Sunday, 22 April 2012

Burda burden

I was wondering why Burda sold the patterns from the magazine as standalone
patterns on their website. Surely it would just be cheaper to buy the
magazine since it's less than £5 and get loads of patterns including the
ones you want!

This was before I had tried to use a patterns from the magazine. When
unfolded, this is one page of the pattern sheet.

I have to find the right green line in all of this to trace (and of course the
colours don't show through tracing paper!). And mark all the notches etc.
So clearly people who buy their patterns are people who value their
eyesight and sanity!

Still I have persevered and got the pattern I wanted traced off and cut
out. I will blog about how it turns out - also my first attempt at sewing
with knit fabric - eek!

And of course I have my eye on some lovely patterns from the May issue but
I'll see how this one goes first. Initial tissue fit seemed fine but I have
added extra length and moved the dart down slightly (just like I know what
I'm doing!). Fingers crossed!


  1. Hi Joanne,
    I popped over from Did You Make That? and thought I'd say hello! The Village Haberdashery has lots of lovely fabrics, doesn't it? Looking forward to seeing your Burda top - good luck with the knit fabric! I'm making PJ bottoms for Karen's Pyjama party at the moment, and then plan to make a Sorbetto next. Baby steps!

    1. Hi tessa! Thanks for the lovely comment! I love the Village haberdashery but I am sitting on my hands trying not to buy anything until i finish the pile of stuff I have planned already. Must. Stop. Buying. Fabric. i do love my Sorbetto though and have plans for at least another couple. Good luck with the PJs!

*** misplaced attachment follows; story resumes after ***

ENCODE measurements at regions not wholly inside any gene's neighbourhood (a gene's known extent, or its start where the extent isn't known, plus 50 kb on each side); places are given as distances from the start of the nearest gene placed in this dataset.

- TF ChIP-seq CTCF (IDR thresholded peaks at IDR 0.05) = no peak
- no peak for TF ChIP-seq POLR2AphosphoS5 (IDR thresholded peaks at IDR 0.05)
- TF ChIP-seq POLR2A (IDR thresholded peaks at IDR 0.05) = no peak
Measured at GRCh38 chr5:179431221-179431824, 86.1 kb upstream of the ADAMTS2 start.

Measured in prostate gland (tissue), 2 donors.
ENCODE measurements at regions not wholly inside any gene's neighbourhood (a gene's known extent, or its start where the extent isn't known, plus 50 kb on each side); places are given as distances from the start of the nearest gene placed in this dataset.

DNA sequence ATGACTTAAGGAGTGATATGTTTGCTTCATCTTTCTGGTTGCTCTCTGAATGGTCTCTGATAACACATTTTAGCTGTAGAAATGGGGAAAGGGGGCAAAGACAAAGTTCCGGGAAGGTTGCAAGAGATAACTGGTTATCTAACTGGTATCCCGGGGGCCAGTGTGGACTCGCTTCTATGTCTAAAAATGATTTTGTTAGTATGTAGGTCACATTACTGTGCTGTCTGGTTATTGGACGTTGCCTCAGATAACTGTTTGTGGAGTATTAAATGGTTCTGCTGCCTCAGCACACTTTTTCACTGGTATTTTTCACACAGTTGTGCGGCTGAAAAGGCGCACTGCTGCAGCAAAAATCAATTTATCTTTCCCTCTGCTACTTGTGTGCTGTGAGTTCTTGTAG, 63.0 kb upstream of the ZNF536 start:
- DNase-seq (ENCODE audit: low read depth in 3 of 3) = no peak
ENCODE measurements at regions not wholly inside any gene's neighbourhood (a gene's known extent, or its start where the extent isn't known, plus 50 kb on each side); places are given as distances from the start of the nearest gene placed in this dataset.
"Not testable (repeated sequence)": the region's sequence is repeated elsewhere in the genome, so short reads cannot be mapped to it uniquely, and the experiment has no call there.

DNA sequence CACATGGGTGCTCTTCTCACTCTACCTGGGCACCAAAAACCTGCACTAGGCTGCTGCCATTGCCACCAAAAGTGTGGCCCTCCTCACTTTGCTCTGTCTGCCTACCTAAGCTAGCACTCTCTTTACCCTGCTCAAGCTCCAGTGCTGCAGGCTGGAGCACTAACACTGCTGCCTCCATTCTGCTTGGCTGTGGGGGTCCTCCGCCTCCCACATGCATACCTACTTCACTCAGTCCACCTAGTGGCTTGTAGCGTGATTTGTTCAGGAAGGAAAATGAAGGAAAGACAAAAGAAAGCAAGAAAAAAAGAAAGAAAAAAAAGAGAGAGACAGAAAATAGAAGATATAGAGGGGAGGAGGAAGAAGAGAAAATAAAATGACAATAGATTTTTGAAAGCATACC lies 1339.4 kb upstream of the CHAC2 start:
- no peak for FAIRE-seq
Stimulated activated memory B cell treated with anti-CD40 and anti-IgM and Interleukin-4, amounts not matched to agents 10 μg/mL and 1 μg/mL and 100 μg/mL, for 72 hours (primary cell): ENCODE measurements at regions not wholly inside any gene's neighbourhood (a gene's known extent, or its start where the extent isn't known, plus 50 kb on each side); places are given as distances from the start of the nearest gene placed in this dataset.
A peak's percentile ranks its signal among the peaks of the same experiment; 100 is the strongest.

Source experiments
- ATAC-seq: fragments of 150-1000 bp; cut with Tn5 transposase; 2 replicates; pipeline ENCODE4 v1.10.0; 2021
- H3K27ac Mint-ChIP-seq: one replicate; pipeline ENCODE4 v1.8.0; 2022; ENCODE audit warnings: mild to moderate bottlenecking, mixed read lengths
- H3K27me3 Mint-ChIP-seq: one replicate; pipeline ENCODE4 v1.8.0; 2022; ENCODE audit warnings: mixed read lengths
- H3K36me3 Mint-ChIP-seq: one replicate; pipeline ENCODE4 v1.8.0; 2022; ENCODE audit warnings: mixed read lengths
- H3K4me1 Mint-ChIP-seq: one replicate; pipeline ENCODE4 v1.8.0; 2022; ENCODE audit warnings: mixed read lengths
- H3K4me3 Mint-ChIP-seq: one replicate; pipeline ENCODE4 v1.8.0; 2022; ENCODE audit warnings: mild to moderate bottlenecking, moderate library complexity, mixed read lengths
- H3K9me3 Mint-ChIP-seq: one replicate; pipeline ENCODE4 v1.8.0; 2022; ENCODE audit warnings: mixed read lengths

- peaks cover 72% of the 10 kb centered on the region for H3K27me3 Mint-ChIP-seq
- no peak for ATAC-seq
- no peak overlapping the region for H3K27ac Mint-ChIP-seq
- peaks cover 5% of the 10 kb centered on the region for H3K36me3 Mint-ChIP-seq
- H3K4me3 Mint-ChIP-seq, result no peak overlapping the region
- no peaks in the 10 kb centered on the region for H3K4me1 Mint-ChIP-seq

2. Someone once said those things look like Japanese metro maps, I think they may be right!!

    Something I have just started doing with my own pattern copying which might help(I recently took the Couture Dress class on Craftsy and it has suddenly opened up all these new ideas to me)... Instead of trying to trace your line through paper, put your pattern paper underneath, with a sheet of carbon transfer paper(I use Saral paper which comes on a roll) between the two, then trace along the line on the original with your wheel/stylus. That way you can see exactly which line you are tracing. (I wish I had worked this out a long time ago!). I also use greaseproof paper (baking parchment) for small pieces as its so see through.

    Welcome to the blogosphere, I'm a terrible blogger, far too busy reading other people's blogs despite all my best intentions! I do sew for my little girl too so please come by and have a peek at some of the stuff I've made. Looking forward to seeing some of your finished projects :)

    1. P.S. Have just worked out you are in UK, so if you want to try out the Saral paper (and I can really recommend it - you can trace onto fabric with it too and it comes in different colors), then I get mine from Cotton Patch, that's the cheapest UK supplier unless restock - at the moment they only have a couple of rolls of blue left.

    2. That is such a good idea. I will check those out (and your blog Molly!). I also spend far more time reading than blogging. Which is stupid considering the limited time I have for actual sewing!

  3. I seem to remember someone saying they put post it notes along the edge of the pattern they were tracing, it helped them follow the right line. I have never had the urge to torture myself by tracing a pattern from a Burda magazine. Yet. Mind you I am in Canada, where we can get cheaper patterns.


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